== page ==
8. ISN – the order of angular quadrature to be used. If ISN > 0, XSDRNPM will calculate an angular quadrature for the appropriate geometry. If ISN < 0, the calculation is bypassed, and the user must supply a set in the 42# and 43# arrays.
9. ISCT – the order of scattering. Flux moments will be calculated through this order.
10. IEVT – the type of calculation. (1)
0 – fixed source
1 – k calculation
2 – α calculation (flux is assumed to have an et time variation)
3 – inoperable in present version
4 – zone width search
5 – outer radius search
6 – buckling search
7 – direct buckling search
11. IIM – the inner iteration maximum used in an Sn calculation. (10)
12. ICM – the outer iteration maximum. (10)
After ICM outer iterations, the problem will be forced into the termination
phase and the program will continue as if full convergence was attained. A
message to this effect is printed.
13. ICLC – theory option. (0)
0 – use |Sn| theory always
N – use alternative theory (diffusion, infinite medium, or Bn) for N outer iterations, after which revert back to Sn theory.
-N – always use alternative theory
..
14. ITH – forward/adjoint selector. (0)
0 – solve the forward Boltzmann equation.
1 – solve the adjoint Boltzmann equation.
15. IFLU – Generalized adjoint calculation flag. (0)
0 – standard calculation 1 – Generalized adjoint calculation. Requires
input forward and adjoint fundamental mode fluxes on units 31 and 32,
respectively
2$ Editing and Special Options [10]
..
1. IPRT– fine-group mixture cross-section edits. (-1)
-2 – no edits
-1 – edit 1-D cross sections
0–N – edit through PN cross sections.
1-D edits are made, also.
..
2. ID1 – flux editing options. (0)
+-----------------+-----------------+-----------------+-----------------+
| ID1 | Print | Print | Punch\ *a* |
| | | | |
| | Angular fluxes | Scalar fluxes | Scalar fluxes |
+-----------------+-----------------+-----------------+-----------------+
| −1 | No | No | No |
+-----------------+-----------------+-----------------+-----------------+
| 0 | No | Yes | No |
+-----------------+-----------------+-----------------+-----------------+
| 1 | Yes | Yes | No |
+-----------------+-----------------+-----------------+-----------------+
| 2 | No | Yes | Yes |
+-----------------+-----------------+-----------------+-----------------+
| 3 | Yes | Yes | Yes |
+-----------------+-----------------+-----------------+-----------------+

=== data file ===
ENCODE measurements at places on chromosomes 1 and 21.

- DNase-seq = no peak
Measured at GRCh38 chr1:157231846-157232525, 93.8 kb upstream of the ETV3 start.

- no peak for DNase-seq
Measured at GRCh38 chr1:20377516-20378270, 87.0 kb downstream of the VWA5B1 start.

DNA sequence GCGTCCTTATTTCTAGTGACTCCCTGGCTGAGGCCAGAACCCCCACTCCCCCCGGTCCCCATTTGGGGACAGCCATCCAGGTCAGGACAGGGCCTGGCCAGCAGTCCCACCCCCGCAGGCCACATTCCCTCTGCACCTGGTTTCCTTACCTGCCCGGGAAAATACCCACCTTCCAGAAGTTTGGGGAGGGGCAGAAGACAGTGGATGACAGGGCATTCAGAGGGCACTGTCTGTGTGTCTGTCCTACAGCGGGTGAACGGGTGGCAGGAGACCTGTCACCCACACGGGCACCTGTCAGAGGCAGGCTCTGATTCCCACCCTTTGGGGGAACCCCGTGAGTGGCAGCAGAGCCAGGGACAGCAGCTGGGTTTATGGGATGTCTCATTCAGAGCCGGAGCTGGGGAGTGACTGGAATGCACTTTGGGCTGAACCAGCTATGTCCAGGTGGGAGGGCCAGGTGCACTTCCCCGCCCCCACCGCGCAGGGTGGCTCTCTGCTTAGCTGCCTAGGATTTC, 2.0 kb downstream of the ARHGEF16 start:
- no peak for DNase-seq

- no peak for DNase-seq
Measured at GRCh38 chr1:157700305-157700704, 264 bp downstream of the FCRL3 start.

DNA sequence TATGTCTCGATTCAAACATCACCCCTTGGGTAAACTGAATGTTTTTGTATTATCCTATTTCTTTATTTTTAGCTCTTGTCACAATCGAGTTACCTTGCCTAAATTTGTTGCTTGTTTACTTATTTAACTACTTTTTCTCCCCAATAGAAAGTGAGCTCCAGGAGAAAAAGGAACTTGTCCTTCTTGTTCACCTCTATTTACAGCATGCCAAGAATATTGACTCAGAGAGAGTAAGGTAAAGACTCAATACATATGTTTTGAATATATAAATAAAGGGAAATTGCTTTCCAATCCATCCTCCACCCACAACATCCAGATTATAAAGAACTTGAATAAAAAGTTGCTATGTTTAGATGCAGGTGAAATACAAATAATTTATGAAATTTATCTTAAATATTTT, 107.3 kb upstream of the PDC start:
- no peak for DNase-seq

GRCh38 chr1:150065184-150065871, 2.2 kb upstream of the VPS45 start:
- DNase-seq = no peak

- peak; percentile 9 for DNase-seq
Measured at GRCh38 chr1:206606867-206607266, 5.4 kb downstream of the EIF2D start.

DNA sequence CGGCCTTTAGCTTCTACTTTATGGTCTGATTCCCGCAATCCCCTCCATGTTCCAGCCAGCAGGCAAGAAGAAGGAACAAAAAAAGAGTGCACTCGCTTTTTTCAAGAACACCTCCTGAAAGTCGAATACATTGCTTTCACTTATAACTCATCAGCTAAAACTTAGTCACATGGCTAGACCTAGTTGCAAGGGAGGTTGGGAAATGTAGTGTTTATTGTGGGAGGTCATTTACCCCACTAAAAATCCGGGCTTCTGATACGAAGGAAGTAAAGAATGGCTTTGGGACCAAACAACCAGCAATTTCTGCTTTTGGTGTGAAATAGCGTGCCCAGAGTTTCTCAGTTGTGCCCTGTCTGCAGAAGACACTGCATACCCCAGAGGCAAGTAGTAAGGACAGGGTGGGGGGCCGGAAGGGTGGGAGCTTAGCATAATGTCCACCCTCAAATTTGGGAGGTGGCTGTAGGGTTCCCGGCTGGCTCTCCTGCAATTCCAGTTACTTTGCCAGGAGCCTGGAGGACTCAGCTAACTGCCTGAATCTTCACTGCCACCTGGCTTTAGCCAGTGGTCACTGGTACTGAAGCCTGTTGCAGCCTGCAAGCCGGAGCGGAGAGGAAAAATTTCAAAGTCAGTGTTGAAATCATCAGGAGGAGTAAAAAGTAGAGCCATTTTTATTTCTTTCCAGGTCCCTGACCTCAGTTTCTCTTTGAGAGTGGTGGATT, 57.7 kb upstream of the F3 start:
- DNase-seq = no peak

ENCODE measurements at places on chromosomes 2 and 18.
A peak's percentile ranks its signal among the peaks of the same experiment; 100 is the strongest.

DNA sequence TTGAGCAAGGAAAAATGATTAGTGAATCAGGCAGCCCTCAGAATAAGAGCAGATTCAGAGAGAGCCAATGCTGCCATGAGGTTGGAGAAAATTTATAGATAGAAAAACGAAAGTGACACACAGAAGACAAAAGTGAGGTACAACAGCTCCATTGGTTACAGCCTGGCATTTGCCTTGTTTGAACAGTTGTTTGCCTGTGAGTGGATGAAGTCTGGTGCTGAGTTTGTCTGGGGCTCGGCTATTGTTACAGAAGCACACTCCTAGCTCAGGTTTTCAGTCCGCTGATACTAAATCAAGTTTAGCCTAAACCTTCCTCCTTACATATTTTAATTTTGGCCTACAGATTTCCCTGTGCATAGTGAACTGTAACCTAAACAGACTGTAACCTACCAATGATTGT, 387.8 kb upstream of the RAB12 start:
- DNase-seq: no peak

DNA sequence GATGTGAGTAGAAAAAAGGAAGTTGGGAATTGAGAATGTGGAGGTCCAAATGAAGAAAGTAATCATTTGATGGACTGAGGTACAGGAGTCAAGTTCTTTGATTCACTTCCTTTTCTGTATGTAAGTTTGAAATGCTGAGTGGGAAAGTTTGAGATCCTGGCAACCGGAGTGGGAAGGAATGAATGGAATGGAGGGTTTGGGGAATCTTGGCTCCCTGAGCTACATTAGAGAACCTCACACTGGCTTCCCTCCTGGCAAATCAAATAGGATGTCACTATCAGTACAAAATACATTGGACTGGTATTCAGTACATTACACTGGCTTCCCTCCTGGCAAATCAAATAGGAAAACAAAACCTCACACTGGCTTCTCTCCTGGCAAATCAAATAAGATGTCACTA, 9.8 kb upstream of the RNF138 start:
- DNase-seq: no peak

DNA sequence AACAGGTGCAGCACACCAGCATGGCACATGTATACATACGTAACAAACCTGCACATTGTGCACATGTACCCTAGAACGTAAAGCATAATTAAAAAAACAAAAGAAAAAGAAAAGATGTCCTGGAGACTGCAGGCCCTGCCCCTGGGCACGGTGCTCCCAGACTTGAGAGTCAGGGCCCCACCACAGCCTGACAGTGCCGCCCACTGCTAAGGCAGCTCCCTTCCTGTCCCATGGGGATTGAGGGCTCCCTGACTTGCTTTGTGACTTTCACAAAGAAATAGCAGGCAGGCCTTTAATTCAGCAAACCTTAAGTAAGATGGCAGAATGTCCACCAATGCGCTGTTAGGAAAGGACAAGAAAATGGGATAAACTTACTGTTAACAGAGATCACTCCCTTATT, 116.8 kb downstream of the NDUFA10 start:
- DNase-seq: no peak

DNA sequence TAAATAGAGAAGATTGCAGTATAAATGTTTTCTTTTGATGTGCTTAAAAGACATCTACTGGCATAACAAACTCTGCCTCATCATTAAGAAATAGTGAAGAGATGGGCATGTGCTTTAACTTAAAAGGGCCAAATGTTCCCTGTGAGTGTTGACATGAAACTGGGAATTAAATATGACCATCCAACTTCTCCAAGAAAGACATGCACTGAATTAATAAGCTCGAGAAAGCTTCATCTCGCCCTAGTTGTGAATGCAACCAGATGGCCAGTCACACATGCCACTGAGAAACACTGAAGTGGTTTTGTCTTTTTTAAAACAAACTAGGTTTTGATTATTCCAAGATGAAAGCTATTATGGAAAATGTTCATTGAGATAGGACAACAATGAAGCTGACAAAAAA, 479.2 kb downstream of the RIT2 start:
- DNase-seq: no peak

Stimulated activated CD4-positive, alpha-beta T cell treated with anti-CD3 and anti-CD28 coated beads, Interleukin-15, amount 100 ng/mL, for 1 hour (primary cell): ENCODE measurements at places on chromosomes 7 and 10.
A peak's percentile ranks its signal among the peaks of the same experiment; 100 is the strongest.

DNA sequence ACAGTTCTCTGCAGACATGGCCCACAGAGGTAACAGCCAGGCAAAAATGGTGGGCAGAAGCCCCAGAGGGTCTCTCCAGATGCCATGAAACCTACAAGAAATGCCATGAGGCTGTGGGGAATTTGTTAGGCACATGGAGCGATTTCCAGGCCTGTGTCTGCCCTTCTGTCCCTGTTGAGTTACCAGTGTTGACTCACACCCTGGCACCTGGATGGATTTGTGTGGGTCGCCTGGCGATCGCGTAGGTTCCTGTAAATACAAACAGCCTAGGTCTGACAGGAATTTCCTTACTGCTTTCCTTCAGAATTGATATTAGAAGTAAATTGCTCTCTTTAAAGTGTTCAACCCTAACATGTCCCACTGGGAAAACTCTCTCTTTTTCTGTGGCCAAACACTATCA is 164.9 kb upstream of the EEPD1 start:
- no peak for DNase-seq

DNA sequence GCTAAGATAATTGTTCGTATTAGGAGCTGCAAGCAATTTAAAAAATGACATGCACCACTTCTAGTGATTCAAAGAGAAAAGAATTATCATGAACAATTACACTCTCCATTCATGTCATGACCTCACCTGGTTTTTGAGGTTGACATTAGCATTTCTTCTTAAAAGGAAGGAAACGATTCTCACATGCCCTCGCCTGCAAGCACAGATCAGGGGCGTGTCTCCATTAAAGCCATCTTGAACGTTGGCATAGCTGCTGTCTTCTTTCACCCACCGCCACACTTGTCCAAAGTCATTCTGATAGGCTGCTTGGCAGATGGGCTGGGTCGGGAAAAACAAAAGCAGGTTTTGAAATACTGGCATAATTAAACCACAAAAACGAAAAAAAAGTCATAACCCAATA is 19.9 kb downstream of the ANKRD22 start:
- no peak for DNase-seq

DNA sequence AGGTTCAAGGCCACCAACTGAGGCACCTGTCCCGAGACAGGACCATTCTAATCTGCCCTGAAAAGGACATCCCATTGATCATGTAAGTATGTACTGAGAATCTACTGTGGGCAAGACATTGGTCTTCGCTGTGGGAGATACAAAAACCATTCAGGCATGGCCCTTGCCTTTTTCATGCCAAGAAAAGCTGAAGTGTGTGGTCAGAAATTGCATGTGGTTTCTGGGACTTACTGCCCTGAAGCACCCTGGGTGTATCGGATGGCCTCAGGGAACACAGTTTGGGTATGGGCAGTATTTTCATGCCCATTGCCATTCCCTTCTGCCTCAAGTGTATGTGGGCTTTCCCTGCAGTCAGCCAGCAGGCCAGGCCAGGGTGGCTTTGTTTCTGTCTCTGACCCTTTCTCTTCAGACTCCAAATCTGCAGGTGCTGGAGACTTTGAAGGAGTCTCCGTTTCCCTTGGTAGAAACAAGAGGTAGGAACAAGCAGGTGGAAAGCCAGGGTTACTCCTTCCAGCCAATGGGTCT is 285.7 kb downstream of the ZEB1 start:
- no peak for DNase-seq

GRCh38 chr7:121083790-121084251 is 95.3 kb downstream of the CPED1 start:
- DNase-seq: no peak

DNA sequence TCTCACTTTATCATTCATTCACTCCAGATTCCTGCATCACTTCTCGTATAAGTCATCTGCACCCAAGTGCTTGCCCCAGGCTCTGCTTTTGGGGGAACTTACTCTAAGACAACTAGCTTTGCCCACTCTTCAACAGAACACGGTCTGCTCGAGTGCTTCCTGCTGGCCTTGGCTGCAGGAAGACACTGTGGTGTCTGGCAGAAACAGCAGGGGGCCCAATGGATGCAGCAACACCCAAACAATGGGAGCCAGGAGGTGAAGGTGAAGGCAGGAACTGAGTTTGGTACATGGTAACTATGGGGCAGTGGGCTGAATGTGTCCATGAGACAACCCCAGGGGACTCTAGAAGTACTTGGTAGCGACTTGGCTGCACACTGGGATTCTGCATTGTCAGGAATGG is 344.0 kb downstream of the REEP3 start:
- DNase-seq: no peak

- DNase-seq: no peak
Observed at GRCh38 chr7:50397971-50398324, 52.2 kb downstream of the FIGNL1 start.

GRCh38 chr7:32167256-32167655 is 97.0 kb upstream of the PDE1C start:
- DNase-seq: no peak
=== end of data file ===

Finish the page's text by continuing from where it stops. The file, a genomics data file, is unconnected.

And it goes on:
| *a* The | | | |
| fluxes will | | | |
| be punched | | | |
| in a format | | | |
| suitable for | | | |
| restarting | | | |
| an XSDRNPM | | | |
| calculation. | | | |
+-----------------+-----------------+-----------------+-----------------+
3. IPBT – balance table edits. (0)
- 1 – none
0 – make fine-group balance tables
1 – make fine- and broad-group balance tables
4. ISX – broad-group flux edit as a function of interval. (0) (0/1 = no/yes)
5. ISEN – outer iteration acceleration. Input a zero. (0)
6. IBLN – control number of outer iteration groups. (0)
7. NBANDS – number of flux rebalance bands. (0)
< 0, then this is the number of bands in the thermal range.
8. IFSN – If > 0 means no fission source if IEVT=0. (0)
9. ISQ3 – sequence number of file opened on unit LOWL. (1)
10. IDM4 – not used. (0)
The structure of the “activity” and the “balance table” files are described in Appendix A.
3$ Various Options [12]
..
1. IFG – cross-section weighting. (0)
0 – none required
1 – collapse cross sections
2. IQM – volumetric sources. (0)
0 – none
N – N volumetric source spectra will be input in the 31* array
3. IPM – boundary sources. (0)
0 – none
N – N boundary source spectra will be input in the 32* array
4. IFN – starting guess. (0)
0 – flux guess (33# array)
1 – fission density guess (34# array)
5. ITMX – maximum time allowed for the flux calculation in minutes. A value of
zero specifies that the calculation should not be terminated because of time;
otherwise the problem will be forced into the termination phase when ITMX is
exceeded. (0) Bear in mind that this is an internal timing check and has no
connection with operator or system terminations due to excessive times.
6. IDAT1 – external data storage. (0)
0 – keep all arrays in core if possible
1 – store mixture cross sections externally on a direct access device
2 – store cross sections and fixed sources externally on direct access devices
7. IPN – diffusion coefficient option for transverse leakage corrections. (3)
0 – determine a transport cross section for each zone using P0 and P1 cross
sections and, hence, a diffusion coefficient from 1/3 *Σ*\ :sub:`tr`.
1 – spatially average the diffusion coefficients determined as for